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"Ryn?" he asks.

"I'm on it, sir." I shoot Boone a look. A look that says everything without me having to use any actual words. And then I feel the hair on my arms begin to stand up. I know that I am the first one to sense that The Rift is about to open. I always am. I think that's another reason I was made team leader: I have a hypersensitivity to it. I hold my hand up and make a fist. It's a gesture that means business, and my team knows me well enough to stop the nonsense and follow my lead. I keep my head down and close my eyes. I can feel the tug of The Rift's giant mouth in my belly. I know we won't be sucked in, because all the mathematicians have calculated the exact safe distance from The Rift. It's one of the few things ARC has told us that I believe absolutely, because we haven't yet lost a Citadel that way.

But it doesn't mean the pull doesn't bother me every time.

My heart begins to beat a little faster, the adrenaline starts to course through my veins. The Rift's rippling intensifies.

"Command, this is Beta Team leader. We have a visual. Stage one. Repeat: We have a visual. Stage one." Through the rock I can see the shimmering air undulate like a hummingbird's wings and then, from The Rift's center, a purple dot begins to bleed out toward the edges. "That's Stage two, Command. Copy," I say swiftly.

"We copy, Team Leader. Hold your position."

I grit my teeth. They don't need to tell me what to do. I know exactly what needs to happen next. I'm about to put my life on the line and they are safely sitting on their asses a mile away, watching this all on a bunch of camera feeds. I take a breath. Irritation won't help me if things turn ugly. I have to empty myself of every emotion. I have to become a thing instead of a person if I want to survive the next ten minutes. It's why we're called Citadels and not soldiers. Solid, immovable objects, not malleable beings.

Ready to withstand anything.

The purple in The Rift begins to darken until it is pure black. It's not a normal black but the darkest color my eyes can register. It is the inky night of the universe. I look at my team. They are ready. Focused. Intense.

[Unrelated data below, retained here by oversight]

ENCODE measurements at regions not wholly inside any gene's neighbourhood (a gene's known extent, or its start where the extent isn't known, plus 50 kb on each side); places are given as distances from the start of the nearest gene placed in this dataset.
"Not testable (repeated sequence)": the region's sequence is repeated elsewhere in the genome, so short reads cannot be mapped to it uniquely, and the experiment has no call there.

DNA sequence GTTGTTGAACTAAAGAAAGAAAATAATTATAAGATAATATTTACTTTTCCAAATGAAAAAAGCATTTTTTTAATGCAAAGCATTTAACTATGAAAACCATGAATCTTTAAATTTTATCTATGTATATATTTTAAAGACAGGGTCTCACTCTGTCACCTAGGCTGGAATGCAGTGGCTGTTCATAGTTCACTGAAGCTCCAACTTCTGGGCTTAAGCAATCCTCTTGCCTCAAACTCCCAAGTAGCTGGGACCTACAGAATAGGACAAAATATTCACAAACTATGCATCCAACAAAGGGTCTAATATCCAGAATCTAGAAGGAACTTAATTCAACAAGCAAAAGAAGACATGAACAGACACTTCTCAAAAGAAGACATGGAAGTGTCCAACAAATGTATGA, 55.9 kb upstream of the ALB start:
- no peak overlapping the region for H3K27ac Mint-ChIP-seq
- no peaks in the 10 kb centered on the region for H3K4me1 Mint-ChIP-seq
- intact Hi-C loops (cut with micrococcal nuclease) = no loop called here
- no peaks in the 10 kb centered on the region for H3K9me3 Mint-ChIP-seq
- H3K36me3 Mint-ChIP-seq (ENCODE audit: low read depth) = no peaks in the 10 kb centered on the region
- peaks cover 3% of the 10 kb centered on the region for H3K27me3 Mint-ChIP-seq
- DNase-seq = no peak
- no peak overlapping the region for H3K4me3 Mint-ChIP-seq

"Stage three, Command. Stand by." We all wait for the sound. The Rift always opens with a muffled sonic boom. It's not ear piercing. It's not even all that unpleasant. In fact it comes as sort of a relief. No more waiting. No more guessing. It's time.

The boom happens.

It is an echo of a thing started a million or a billion Earths away from our own Earth. The ground shakes ever so slightly.

"That's it. Stage four. Weapons ready," I say calmly. I peer through the rock. The view isn't perfect through the tiny holes perforated in the metal on the other side, but it's enough. The Rift opens completely and a person comes tumbling out. Just as quickly, The Rift closes and turns back into the neon green tower of energy that it is. It always closes with far less ceremony than it opens—like a guest who's overstayed his welcome and hustles to get out of there before things get awkward.

"It looks like we have a solo passenger, Command. I repeat: a lone individual, a man or possibly ..." I peer through the grate in the rock. It's ten A.M., so he's pretty easy to see from my clumsy vantage point, even though there are fifty feet between us. He's tall but a bit wiry, a swimmer's build. He looks pretty young, maybe my age or a bit older. "A youth. Not a child, though," I add hastily.

"Roger that, Team Leader. Let's give him The Five," Applebaum says cautiously

"Yes, sir, going silent," I say softly. The Five is what we give every Immigrant—human or otherwise—who comes through The Rift. There are a few species we simply attack, like the Karekins, because we know they are a threat and have shown no desire throughout the years to negotiate.

For the rest of what or whoever ends up here, we have a pretty decent method of threat assessment: We watch them for five minutes. It becomes clear almost right away what we are dealing with. They are all afraid. How that fear manifests itself is the key. Some get panicked and desperate. Some cry. Some wail. Some simply sit down and look at The Rift, staring into its sickly green abyss, clearly in shock over what has just happened to them. Some get very, very, violent.

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